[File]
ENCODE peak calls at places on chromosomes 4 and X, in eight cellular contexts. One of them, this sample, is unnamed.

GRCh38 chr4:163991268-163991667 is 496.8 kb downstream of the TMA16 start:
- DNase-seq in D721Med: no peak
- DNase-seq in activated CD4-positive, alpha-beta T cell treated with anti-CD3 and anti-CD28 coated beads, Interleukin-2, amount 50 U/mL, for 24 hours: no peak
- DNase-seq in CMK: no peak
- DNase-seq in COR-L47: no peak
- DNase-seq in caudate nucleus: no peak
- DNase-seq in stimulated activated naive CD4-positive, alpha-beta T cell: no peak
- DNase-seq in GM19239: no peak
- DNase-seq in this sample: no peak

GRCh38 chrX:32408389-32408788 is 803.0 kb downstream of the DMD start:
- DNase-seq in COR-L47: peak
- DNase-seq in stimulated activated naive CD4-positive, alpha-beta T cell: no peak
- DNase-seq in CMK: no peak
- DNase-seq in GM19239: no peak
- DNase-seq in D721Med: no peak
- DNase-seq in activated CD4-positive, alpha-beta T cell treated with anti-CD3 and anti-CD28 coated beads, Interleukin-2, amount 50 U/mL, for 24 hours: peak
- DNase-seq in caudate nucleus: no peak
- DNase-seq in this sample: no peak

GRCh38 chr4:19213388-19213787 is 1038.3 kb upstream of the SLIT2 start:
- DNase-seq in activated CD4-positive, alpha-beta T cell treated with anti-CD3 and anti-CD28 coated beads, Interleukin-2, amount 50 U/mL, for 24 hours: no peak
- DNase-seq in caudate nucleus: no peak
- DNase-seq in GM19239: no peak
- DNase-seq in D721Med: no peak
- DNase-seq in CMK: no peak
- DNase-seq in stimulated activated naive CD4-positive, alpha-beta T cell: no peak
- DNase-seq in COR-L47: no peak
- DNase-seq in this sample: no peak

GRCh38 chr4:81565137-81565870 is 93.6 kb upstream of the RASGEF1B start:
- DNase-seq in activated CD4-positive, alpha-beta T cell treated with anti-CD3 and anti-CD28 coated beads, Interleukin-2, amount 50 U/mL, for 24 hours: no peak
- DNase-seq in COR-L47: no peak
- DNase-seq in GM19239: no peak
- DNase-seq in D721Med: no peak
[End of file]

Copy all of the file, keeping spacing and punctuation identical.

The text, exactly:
ENCODE peak calls at places on chromosomes 4 and X, in eight cellular contexts. One of them, this sample, is unnamed.

GRCh38 chr4:163991268-163991667 is 496.8 kb downstream of the TMA16 start:
- DNase-seq in D721Med: no peak
- DNase-seq in activated CD4-positive, alpha-beta T cell treated with anti-CD3 and anti-CD28 coated beads, Interleukin-2, amount 50 U/mL, for 24 hours: no peak
- DNase-seq in CMK: no peak
- DNase-seq in COR-L47: no peak
- DNase-seq in caudate nucleus: no peak
- DNase-seq in stimulated activated naive CD4-positive, alpha-beta T cell: no peak
- DNase-seq in GM19239: no peak
- DNase-seq in this sample: no peak

GRCh38 chrX:32408389-32408788 is 803.0 kb downstream of the DMD start:
- DNase-seq in COR-L47: peak
- DNase-seq in stimulated activated naive CD4-positive, alpha-beta T cell: no peak
- DNase-seq in CMK: no peak
- DNase-seq in GM19239: no peak
- DNase-seq in D721Med: no peak
- DNase-seq in activated CD4-positive, alpha-beta T cell treated with anti-CD3 and anti-CD28 coated beads, Interleukin-2, amount 50 U/mL, for 24 hours: peak
- DNase-seq in caudate nucleus: no peak
- DNase-seq in this sample: no peak

GRCh38 chr4:19213388-19213787 is 1038.3 kb upstream of the SLIT2 start:
- DNase-seq in activated CD4-positive, alpha-beta T cell treated with anti-CD3 and anti-CD28 coated beads, Interleukin-2, amount 50 U/mL, for 24 hours: no peak
- DNase-seq in caudate nucleus: no peak
- DNase-seq in GM19239: no peak
- DNase-seq in D721Med: no peak
- DNase-seq in CMK: no peak
- DNase-seq in stimulated activated naive CD4-positive, alpha-beta T cell: no peak
- DNase-seq in COR-L47: no peak
- DNase-seq in this sample: no peak

GRCh38 chr4:81565137-81565870 is 93.6 kb upstream of the RASGEF1B start:
- DNase-seq in activated CD4-positive, alpha-beta T cell treated with anti-CD3 and anti-CD28 coated beads, Interleukin-2, amount 50 U/mL, for 24 hours: no peak
- DNase-seq in COR-L47: no peak
- DNase-seq in GM19239: no peak
- DNase-seq in D721Med: no peak